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prebiotics and probiotics for gut health

When a Pre-biotic is Better than a Probiotic for Gut Health

digestion nutrition

You’ve probably heard of PRO-biotics before.  

Probiotics are a supplement or food that contains the bacteria naturally found in your gut.  After taking antibiotics or if your digestive system needs a little extra help, someone might recommend you take them.  Probiotic foods are fermented foods like yogurt, sauerkraut, kombucha, and pickles. 

These bacteria help your digestive system uptake and transport nutrients; synthesize vitamins K, B12 and biotin; enhance your immune function; and help with intestinal transit.   

Your intestines naturally also have a small amount of “bad” bacteria as well.  But the “good guys” keep them in check.  That is:  if everything is healthy.  

But, what in the heck is a PRE-biotic???

If you find that you are constantly needing to take PRO-biotics to stay well, chances are what you really need are PRE-biotics.

When you take antibiotics, the potentially harmful intestinal bugs (clostridium difficile, candida, and others) have a chance to multiply.  When they overgrow, inflammation happens.

These bacteria are “bad” because when their populations explodes, they start releasing toxins that make you sick. These toxins start deteriorating the cells that comprise the lining of your intestine. Then we get the beginning stages of ulcerative colitis, leaky gut, Crohn’s, and inflammatory bowel disease (IBD).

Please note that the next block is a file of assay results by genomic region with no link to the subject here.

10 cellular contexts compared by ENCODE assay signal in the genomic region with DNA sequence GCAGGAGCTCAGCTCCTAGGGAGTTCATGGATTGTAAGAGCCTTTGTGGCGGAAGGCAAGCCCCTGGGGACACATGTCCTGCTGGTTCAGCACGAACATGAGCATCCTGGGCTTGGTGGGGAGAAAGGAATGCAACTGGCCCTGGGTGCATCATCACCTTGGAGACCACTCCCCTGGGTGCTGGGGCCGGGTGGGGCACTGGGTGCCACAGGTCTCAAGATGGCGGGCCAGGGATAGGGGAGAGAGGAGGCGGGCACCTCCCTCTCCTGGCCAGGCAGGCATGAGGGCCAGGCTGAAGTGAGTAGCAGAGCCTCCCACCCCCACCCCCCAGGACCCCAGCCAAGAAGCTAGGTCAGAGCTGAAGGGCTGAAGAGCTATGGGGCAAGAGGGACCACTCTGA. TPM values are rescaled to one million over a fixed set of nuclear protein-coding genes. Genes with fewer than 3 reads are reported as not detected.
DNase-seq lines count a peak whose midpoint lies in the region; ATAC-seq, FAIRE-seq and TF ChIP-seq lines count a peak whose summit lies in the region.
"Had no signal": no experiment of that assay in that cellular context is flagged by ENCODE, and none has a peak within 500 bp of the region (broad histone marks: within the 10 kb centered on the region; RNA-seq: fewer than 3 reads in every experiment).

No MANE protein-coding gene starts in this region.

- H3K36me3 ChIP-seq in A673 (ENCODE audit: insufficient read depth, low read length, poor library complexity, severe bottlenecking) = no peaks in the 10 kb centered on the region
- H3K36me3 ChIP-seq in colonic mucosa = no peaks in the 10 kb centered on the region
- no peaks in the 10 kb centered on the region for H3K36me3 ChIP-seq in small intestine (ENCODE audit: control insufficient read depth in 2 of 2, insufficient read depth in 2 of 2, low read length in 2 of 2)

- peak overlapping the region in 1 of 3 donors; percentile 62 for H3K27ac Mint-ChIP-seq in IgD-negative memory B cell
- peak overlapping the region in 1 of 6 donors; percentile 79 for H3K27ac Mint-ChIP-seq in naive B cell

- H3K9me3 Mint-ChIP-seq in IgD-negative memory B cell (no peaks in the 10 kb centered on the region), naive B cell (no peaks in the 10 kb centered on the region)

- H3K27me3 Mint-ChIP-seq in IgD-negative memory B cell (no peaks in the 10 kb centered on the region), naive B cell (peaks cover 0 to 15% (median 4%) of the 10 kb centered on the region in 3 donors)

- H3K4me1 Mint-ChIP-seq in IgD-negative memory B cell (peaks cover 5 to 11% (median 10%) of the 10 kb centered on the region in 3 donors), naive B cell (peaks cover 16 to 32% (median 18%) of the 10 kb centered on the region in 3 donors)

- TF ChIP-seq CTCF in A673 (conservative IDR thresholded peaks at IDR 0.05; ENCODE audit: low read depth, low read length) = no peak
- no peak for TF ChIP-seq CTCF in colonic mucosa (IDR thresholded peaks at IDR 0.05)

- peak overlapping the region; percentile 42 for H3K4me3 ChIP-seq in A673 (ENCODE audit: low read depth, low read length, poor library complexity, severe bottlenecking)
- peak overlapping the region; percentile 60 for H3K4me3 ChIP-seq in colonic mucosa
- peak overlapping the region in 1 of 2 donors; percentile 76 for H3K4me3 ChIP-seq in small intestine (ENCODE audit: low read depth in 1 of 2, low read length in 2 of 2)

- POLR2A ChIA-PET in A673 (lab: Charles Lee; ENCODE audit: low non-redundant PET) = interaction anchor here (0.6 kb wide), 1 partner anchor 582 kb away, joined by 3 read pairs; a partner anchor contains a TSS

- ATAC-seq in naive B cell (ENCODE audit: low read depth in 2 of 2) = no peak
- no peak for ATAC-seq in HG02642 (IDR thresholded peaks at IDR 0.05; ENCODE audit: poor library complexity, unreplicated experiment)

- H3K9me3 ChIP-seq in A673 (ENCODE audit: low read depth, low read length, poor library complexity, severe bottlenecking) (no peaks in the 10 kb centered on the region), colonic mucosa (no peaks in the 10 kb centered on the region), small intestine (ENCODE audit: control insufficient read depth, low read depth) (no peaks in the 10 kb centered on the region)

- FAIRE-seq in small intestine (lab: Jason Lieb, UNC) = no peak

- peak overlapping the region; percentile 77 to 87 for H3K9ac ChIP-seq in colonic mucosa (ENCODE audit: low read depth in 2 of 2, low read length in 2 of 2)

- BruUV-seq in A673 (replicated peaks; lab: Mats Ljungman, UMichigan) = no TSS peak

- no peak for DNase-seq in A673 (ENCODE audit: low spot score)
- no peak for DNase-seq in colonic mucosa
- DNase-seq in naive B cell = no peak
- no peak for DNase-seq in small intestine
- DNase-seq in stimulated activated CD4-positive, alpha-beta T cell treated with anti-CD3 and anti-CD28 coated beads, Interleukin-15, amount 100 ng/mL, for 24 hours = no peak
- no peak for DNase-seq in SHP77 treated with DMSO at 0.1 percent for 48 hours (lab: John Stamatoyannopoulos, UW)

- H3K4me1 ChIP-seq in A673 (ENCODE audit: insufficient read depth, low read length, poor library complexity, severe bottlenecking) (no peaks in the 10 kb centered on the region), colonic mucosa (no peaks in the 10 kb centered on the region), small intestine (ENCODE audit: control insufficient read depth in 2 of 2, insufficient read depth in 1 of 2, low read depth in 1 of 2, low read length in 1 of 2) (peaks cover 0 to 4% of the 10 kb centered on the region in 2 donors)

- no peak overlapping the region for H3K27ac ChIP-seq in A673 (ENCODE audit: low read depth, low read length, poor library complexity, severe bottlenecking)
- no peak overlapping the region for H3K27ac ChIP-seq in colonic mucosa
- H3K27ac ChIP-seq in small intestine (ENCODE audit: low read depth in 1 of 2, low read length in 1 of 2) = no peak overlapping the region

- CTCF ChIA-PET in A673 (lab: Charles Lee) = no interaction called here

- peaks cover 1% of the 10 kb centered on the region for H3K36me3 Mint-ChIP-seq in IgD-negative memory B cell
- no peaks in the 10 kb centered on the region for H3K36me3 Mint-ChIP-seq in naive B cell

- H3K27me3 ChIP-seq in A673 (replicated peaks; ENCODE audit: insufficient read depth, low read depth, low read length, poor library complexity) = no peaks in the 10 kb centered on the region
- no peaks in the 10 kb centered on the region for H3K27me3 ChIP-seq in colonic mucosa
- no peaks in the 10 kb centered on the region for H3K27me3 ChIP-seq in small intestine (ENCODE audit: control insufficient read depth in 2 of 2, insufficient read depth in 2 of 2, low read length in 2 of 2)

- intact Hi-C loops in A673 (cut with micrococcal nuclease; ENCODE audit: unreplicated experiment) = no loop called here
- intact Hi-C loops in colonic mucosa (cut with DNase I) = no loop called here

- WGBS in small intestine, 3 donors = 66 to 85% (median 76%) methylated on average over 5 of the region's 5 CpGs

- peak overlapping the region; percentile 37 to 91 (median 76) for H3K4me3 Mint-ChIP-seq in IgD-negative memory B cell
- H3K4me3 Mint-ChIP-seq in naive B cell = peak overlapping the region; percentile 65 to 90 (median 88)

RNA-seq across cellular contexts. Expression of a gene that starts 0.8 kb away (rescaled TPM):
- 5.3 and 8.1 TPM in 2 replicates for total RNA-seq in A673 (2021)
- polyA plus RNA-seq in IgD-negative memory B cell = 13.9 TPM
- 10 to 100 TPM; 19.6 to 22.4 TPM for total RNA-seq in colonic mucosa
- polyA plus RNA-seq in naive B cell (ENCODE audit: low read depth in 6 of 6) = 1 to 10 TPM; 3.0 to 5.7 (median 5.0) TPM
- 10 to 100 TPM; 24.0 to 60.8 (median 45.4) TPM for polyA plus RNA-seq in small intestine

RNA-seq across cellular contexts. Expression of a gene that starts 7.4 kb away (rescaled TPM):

To combat this, your MD gives you more antibiotics, but I’m sure you can see the logic in this. The underlying condition worsens!

If your house is on fire, you call the fire department, but after they put out the fire, you don’t call them back to rebuild your house. You’ll have nothing left!

Other reasons that the gut flora becomes "off" include:  

Now you need the construction crew.

I would take probiotics for at least 2 weeks after using antibiotics.

After that, the probiotics should be self-sustaining.  If not, you need more PRE-biotics.

Prebiotics are food for the probiotics.  

With a good amount of prebiotics, and a low-sugar diet, your bacteria flora will stay in check all by itself.  

Examples of prebiotics:

  • Pectin (apple skins and citrus fruits)
  • Beta-Glucans (oats, rye, and barley)
  • Arabinose (beans, peas)
  • Inulin (garlic, onion, chicory)

Prebiotics, or soluble fiber, helps keep the mucosal lining, well, mucous-y.  The mucous is where the intestinal bacteria hang out.  So a good mucousal lining helps support a healthy gut.  

Insoluble fiber, like those found in whole grains and vegetables, helps with intestinal health by providing bulk for the stool.  But without the mucous and good bacteria cultures, even an impressively formed poo will not pass.  

Gastro-Fiber by Standard Process is a prebiotic that I recommend quite often.  If you find that extra fiber makes you more gassy, give it about 1-2 weeks to calm down.  Your intestines and the flora there may just need some adjustment time. 

For more help on digestive health, make an appointment to come and see us.  Food allergies, gas, bloating, and IBS are very treat-able issues, you may just need a helping hand to figure out what’s going on inside!  

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